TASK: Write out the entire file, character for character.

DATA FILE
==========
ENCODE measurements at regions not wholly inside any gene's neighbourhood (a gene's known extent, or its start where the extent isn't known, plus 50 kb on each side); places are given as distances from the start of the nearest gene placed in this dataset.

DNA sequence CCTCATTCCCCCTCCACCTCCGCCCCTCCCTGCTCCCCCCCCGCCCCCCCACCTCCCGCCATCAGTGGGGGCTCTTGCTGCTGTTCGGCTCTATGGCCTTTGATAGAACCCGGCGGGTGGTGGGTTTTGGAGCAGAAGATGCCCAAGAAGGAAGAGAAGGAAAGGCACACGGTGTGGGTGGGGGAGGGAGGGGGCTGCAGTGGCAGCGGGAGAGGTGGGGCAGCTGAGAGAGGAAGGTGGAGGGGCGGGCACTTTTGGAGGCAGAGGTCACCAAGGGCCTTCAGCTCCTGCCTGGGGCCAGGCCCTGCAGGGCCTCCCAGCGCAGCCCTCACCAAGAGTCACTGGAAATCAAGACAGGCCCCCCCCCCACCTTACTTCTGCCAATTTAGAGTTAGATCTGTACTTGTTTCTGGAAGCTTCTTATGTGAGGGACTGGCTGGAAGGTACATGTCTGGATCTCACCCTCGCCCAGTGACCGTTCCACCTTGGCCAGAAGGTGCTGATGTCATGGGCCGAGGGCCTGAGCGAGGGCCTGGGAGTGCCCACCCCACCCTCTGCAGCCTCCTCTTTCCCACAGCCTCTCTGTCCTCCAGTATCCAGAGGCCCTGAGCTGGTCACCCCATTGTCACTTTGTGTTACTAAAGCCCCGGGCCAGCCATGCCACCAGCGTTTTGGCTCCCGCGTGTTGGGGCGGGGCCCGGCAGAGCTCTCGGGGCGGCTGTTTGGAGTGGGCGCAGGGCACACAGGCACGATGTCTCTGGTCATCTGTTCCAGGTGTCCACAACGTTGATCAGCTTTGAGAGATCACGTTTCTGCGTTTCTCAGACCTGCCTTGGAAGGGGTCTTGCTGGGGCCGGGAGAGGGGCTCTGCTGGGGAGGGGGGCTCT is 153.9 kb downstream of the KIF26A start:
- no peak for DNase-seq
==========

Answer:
ENCODE measurements at regions not wholly inside any gene's neighbourhood (a gene's known extent, or its start where the extent isn't known, plus 50 kb on each side); places are given as distances from the start of the nearest gene placed in this dataset.

DNA sequence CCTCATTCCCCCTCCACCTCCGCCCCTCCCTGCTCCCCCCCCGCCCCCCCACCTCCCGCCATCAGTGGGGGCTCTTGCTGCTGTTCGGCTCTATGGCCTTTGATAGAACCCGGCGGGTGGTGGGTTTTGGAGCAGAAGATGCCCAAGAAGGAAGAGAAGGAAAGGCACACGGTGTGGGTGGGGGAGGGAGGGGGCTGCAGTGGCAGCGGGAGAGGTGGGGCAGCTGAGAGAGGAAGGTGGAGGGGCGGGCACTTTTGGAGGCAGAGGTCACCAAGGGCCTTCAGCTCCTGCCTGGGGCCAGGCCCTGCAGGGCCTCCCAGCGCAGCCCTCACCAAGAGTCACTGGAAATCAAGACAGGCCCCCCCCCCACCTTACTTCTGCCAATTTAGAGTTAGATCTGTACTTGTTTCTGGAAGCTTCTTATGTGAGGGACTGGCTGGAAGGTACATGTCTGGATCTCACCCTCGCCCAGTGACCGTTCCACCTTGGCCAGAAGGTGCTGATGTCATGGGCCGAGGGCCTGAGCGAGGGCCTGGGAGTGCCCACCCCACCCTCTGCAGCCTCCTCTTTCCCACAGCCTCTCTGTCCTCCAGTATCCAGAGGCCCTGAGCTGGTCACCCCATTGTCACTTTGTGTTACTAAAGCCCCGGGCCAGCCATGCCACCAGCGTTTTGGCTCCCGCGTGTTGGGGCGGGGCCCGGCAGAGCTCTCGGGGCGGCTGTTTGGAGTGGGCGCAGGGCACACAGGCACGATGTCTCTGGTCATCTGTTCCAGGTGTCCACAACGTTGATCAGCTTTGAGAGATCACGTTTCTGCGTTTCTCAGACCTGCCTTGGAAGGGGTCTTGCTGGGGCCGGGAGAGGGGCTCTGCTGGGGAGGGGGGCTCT is 153.9 kb downstream of the KIF26A start:
- no peak for DNase-seq